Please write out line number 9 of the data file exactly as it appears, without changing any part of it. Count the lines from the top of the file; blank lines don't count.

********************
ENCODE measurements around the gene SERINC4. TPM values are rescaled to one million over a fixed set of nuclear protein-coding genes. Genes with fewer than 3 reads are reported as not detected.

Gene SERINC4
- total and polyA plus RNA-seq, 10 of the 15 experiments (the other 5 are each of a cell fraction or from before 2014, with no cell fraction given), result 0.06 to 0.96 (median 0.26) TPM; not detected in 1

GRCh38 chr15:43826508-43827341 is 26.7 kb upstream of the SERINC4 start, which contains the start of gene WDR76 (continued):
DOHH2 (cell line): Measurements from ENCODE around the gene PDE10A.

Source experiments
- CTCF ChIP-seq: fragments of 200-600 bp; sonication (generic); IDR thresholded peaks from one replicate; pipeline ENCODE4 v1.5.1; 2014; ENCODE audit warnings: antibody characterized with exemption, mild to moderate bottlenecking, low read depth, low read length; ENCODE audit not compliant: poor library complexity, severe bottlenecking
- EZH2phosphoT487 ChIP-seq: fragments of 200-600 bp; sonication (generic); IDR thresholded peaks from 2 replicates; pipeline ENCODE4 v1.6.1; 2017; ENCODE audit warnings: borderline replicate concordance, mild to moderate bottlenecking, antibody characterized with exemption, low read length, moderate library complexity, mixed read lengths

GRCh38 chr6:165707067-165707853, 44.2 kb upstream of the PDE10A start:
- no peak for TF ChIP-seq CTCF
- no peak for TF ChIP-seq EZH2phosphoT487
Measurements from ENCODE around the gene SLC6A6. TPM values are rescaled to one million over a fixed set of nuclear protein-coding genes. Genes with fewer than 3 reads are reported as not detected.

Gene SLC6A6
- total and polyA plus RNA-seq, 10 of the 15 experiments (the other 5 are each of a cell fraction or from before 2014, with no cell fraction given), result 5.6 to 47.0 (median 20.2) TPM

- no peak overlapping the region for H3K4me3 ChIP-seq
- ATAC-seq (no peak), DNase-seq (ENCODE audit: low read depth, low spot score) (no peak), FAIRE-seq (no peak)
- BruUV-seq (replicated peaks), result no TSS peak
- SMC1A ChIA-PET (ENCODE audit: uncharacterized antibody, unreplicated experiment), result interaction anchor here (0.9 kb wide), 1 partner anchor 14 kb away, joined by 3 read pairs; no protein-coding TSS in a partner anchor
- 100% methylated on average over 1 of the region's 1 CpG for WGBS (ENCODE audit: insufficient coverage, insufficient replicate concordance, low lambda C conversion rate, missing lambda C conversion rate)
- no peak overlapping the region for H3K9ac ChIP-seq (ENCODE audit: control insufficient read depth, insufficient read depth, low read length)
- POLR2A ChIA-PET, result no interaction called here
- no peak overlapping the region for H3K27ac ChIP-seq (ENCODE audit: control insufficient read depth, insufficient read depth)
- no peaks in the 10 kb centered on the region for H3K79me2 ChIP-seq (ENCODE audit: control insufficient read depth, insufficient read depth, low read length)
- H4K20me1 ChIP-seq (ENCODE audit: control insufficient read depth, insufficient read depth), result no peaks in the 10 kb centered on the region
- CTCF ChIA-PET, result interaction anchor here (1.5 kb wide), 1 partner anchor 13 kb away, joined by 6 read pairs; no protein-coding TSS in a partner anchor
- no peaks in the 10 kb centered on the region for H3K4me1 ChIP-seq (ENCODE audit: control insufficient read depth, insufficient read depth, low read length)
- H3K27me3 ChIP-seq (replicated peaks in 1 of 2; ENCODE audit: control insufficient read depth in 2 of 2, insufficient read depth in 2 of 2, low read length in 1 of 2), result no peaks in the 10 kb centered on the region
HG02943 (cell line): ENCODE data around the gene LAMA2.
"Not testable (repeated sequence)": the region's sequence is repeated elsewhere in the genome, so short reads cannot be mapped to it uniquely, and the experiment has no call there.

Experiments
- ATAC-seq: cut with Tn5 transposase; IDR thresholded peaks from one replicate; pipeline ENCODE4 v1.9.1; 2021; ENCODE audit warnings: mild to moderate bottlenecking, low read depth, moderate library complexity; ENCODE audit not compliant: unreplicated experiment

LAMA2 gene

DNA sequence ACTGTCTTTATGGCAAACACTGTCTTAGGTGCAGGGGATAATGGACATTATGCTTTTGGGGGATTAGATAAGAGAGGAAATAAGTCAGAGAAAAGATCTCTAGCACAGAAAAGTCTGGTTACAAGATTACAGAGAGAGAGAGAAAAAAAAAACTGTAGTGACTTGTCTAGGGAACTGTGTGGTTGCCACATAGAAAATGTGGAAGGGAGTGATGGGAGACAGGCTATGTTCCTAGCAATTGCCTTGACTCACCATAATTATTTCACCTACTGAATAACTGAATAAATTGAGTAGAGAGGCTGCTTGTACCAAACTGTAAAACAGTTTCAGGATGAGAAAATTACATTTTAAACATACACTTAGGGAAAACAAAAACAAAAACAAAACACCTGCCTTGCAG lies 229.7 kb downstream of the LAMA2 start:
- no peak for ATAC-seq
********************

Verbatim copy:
GRCh38 chr6:165707067-165707853, 44.2 kb upstream of the PDE10A start: